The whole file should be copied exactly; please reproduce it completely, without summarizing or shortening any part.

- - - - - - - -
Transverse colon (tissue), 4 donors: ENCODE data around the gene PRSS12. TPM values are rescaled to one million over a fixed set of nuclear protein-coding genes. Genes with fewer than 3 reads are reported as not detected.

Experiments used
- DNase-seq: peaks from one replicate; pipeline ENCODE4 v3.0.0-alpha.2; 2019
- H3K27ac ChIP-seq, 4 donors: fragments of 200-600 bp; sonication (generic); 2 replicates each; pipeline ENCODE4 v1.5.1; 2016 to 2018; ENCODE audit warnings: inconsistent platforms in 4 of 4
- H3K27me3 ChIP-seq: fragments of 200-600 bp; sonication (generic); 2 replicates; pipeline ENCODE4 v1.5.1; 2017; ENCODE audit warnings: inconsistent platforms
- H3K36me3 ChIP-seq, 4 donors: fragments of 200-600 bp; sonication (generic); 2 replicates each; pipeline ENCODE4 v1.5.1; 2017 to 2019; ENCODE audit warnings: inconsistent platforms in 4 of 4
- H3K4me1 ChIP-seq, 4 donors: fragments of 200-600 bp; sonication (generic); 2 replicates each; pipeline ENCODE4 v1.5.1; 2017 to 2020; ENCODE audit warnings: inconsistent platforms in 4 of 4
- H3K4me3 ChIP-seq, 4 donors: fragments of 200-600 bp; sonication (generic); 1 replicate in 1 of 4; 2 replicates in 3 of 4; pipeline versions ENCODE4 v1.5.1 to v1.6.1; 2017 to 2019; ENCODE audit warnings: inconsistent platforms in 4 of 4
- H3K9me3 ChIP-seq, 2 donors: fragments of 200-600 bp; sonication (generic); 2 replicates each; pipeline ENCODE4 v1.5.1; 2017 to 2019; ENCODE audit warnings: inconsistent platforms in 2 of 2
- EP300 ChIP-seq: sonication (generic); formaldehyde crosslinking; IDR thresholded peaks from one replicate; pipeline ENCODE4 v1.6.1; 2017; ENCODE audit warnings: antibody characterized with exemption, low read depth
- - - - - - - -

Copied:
Transverse colon (tissue), 4 donors: ENCODE data around the gene PRSS12. TPM values are rescaled to one million over a fixed set of nuclear protein-coding genes. Genes with fewer than 3 reads are reported as not detected.

Experiments used
- DNase-seq: peaks from one replicate; pipeline ENCODE4 v3.0.0-alpha.2; 2019
- H3K27ac ChIP-seq, 4 donors: fragments of 200-600 bp; sonication (generic); 2 replicates each; pipeline ENCODE4 v1.5.1; 2016 to 2018; ENCODE audit warnings: inconsistent platforms in 4 of 4
- H3K27me3 ChIP-seq: fragments of 200-600 bp; sonication (generic); 2 replicates; pipeline ENCODE4 v1.5.1; 2017; ENCODE audit warnings: inconsistent platforms
- H3K36me3 ChIP-seq, 4 donors: fragments of 200-600 bp; sonication (generic); 2 replicates each; pipeline ENCODE4 v1.5.1; 2017 to 2019; ENCODE audit warnings: inconsistent platforms in 4 of 4
- H3K4me1 ChIP-seq, 4 donors: fragments of 200-600 bp; sonication (generic); 2 replicates each; pipeline ENCODE4 v1.5.1; 2017 to 2020; ENCODE audit warnings: inconsistent platforms in 4 of 4
- H3K4me3 ChIP-seq, 4 donors: fragments of 200-600 bp; sonication (generic); 1 replicate in 1 of 4; 2 replicates in 3 of 4; pipeline versions ENCODE4 v1.5.1 to v1.6.1; 2017 to 2019; ENCODE audit warnings: inconsistent platforms in 4 of 4
- H3K9me3 ChIP-seq, 2 donors: fragments of 200-600 bp; sonication (generic); 2 replicates each; pipeline ENCODE4 v1.5.1; 2017 to 2019; ENCODE audit warnings: inconsistent platforms in 2 of 2
- EP300 ChIP-seq: sonication (generic); formaldehyde crosslinking; IDR thresholded peaks from one replicate; pipeline ENCODE4 v1.6.1; 2017; ENCODE audit warnings: antibody characterized with exemption, low read depth